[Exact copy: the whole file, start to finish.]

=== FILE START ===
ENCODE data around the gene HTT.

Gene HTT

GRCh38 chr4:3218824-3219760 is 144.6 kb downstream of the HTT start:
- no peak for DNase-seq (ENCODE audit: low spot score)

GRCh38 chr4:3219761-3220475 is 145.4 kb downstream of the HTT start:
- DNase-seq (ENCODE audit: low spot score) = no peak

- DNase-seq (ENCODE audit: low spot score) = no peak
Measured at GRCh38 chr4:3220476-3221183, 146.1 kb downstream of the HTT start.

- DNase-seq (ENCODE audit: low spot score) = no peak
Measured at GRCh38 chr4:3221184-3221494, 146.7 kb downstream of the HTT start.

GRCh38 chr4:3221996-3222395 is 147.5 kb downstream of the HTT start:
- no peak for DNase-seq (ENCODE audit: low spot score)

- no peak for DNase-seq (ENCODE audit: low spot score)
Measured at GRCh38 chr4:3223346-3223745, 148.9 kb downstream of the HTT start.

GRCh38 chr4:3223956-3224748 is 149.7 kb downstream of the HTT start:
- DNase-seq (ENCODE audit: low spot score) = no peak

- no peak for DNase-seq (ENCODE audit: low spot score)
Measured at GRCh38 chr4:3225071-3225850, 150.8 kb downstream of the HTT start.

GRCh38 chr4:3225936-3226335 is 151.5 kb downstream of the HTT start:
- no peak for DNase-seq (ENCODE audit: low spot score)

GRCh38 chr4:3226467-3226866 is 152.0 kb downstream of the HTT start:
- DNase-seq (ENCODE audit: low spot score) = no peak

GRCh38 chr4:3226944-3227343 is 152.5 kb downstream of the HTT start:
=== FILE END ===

ENCODE data around the gene HTT.

Gene HTT

GRCh38 chr4:3218824-3219760 is 144.6 kb downstream of the HTT start:
- no peak for DNase-seq (ENCODE audit: low spot score)

GRCh38 chr4:3219761-3220475 is 145.4 kb downstream of the HTT start:
- DNase-seq (ENCODE audit: low spot score) = no peak

- DNase-seq (ENCODE audit: low spot score) = no peak
Measured at GRCh38 chr4:3220476-3221183, 146.1 kb downstream of the HTT start.

- DNase-seq (ENCODE audit: low spot score) = no peak
Measured at GRCh38 chr4:3221184-3221494, 146.7 kb downstream of the HTT start.

GRCh38 chr4:3221996-3222395 is 147.5 kb downstream of the HTT start:
- no peak for DNase-seq (ENCODE audit: low spot score)

- no peak for DNase-seq (ENCODE audit: low spot score)
Measured at GRCh38 chr4:3223346-3223745, 148.9 kb downstream of the HTT start.

GRCh38 chr4:3223956-3224748 is 149.7 kb downstream of the HTT start:
- DNase-seq (ENCODE audit: low spot score) = no peak

- no peak for DNase-seq (ENCODE audit: low spot score)
Measured at GRCh38 chr4:3225071-3225850, 150.8 kb downstream of the HTT start.

GRCh38 chr4:3225936-3226335 is 151.5 kb downstream of the HTT start:
- no peak for DNase-seq (ENCODE audit: low spot score)

GRCh38 chr4:3226467-3226866 is 152.0 kb downstream of the HTT start:
- DNase-seq (ENCODE audit: low spot score) = no peak

GRCh38 chr4:3226944-3227343 is 152.5 kb downstream of the HTT start: